The Mystery of Donovan McNabb

by G.D.

A few weeks ago, I was in D.C. and hopped off the Metro or whatever cute little name Washingtonians call the subway, when I looked up and saw a giant billboard emblazoned with the image of Donovan McNabb, who had been the longtime signal-caller for my beloved Eagles, peering over his shoulder in an ad for the Washington Redskins. I'd gotten used to the McNabb trade chatter that reliably bubbled up every offseason, but the Eagles brass went from publicly declaring that he'd be their starter before the draft to trading him to a division rival within a matter of days. It had been a hot minute since the trade, but looking at 5 in Redskin colors still felt like a punch in the gut.

Not that that sentiment would've been a universal response among Birds fans. He was famously booed the day he was drafted for not being Ricky Williams, starting his career as the latest entry in a long line of supremely talented, polarizing Philly sports stars (Wilt, Schmidt, Cunningham, Barkley Iverson...) who struggled to win over the city's fans. My cousins and I got into long arguments at Thanksgiving over McNabb. Like a lot of folks, they wanted him gone. They complained about his tendency to throw balls in the dirt and away from his receivers. They thought he was a showboat and aloof, that he made bad decisions with the ball. I'd point out that he played in a maddeningly unbalanced offense that asked him to throw the ball 65 to 70 percent of the time, that he played years with special-team caliber players on the outside, got hit a ton, and still went several games at a time without throwing a pick. (He has the second-best TD-to-INT ratio ever.) But it was like we were watching different players. My boy, a Giants fan who saw dude make his team work twice a year, used to ask what all the hate was about. I never knew how to answer him. I honestly didn't know.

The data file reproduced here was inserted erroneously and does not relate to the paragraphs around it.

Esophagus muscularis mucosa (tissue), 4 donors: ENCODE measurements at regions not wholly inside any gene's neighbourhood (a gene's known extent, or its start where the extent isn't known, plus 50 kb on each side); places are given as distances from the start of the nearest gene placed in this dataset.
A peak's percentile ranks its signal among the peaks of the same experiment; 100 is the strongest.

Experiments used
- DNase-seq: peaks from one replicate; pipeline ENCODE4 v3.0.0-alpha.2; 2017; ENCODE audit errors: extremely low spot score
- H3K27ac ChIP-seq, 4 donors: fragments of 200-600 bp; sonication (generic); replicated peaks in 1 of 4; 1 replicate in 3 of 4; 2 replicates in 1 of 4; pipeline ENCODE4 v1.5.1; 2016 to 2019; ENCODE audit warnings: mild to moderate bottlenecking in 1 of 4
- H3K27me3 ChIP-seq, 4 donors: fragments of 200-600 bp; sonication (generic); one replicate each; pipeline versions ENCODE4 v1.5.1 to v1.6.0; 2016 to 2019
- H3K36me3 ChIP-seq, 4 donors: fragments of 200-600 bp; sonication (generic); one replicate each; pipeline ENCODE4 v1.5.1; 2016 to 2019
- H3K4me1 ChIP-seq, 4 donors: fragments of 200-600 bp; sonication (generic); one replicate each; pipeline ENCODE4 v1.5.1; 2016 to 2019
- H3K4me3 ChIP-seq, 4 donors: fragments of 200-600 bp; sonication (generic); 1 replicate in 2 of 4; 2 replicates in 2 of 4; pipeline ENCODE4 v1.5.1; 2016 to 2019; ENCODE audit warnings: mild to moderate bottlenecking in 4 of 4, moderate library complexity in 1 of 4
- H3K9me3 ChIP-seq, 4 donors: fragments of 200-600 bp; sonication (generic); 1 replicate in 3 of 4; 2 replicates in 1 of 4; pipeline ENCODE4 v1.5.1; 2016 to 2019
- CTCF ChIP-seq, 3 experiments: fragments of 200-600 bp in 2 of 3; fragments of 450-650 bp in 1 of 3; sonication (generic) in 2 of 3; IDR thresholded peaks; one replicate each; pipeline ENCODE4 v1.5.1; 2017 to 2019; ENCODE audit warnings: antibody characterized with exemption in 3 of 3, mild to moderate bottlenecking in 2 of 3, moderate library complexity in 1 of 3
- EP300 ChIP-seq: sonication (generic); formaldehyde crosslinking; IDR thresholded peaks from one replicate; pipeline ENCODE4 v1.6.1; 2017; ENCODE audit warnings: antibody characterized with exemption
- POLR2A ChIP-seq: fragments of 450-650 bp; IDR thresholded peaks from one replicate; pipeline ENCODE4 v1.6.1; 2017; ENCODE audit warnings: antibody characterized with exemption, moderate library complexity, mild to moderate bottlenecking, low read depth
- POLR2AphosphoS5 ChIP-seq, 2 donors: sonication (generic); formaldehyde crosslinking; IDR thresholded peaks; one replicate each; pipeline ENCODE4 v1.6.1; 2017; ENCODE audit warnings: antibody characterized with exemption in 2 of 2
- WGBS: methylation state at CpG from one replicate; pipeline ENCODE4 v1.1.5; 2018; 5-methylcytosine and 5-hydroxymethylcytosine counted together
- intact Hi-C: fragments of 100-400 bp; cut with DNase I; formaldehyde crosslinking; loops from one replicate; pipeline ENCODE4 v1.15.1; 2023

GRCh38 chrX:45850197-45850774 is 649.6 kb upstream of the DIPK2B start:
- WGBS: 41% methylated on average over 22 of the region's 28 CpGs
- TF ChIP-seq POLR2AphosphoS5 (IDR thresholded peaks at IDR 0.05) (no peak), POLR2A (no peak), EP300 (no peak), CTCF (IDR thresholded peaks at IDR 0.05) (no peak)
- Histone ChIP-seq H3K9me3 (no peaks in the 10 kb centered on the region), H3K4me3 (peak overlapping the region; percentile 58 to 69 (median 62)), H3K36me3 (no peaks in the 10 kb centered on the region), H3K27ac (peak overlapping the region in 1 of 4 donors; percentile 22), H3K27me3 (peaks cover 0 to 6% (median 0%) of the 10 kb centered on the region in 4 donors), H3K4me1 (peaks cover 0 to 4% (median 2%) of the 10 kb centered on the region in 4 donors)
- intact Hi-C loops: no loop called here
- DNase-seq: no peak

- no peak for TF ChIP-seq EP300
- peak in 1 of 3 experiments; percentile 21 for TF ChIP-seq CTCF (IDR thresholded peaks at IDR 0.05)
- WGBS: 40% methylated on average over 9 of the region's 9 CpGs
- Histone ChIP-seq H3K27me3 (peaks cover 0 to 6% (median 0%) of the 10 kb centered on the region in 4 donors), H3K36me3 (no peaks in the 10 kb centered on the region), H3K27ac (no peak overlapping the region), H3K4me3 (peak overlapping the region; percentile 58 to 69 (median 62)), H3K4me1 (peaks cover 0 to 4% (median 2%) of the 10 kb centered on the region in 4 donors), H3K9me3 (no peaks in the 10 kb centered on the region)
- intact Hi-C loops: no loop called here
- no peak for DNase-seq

Last weekend, the Inky ran a story detailing what happened behind the scenes before the trade, and it's a lot less dramatic than trading the face of the franchise might seem from the outside; the Birds liked what they saw from Kevin Kolb, and with both his, McNabb's, and Vick's contracts up next year, felt like they had to secure their future and couldn't run the risk of both leaving for nothing. The younger guys liked him, but not fond of the fact that it was more or less his team. Fair enough. But playing quarterback in the N.F.L. is so toweringly hard, that even people who play it competently but unspectacularly have long, lucrative careers (see Kerry Collins). But McNabb has had a borderline Hall-of-Fame career, and is still one of the five or six best QBs playing. In my football-watching lifetime, few teams have successfully replaced a franchise QB with his franchise understudy seamlessly (Montana/Young; Bledsoe/Brady, maybe Brees/Rivers).

My friend and blogmate Joel, a native Houstonian, said he never got over seeing Warren Moon in another uniform after he parted ways with the Oilers. Real talk: I feel like McNabb got such a raw deal from Philly's fans over his career that it wouldn't be terrible if he lit up the Birds up twice a year for the next few seasons. I'm not saying I'd cheer for the Redskins. That would be distasteful, and my family might disown me. I just wouldn't be broken up if the Eagles took Ls in those games.

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Ta-Nehisi Coates is a national correspondent at The Atlantic, where he writes about culture, politics, and social issues. He is the author of the memoir The Beautiful Struggle.

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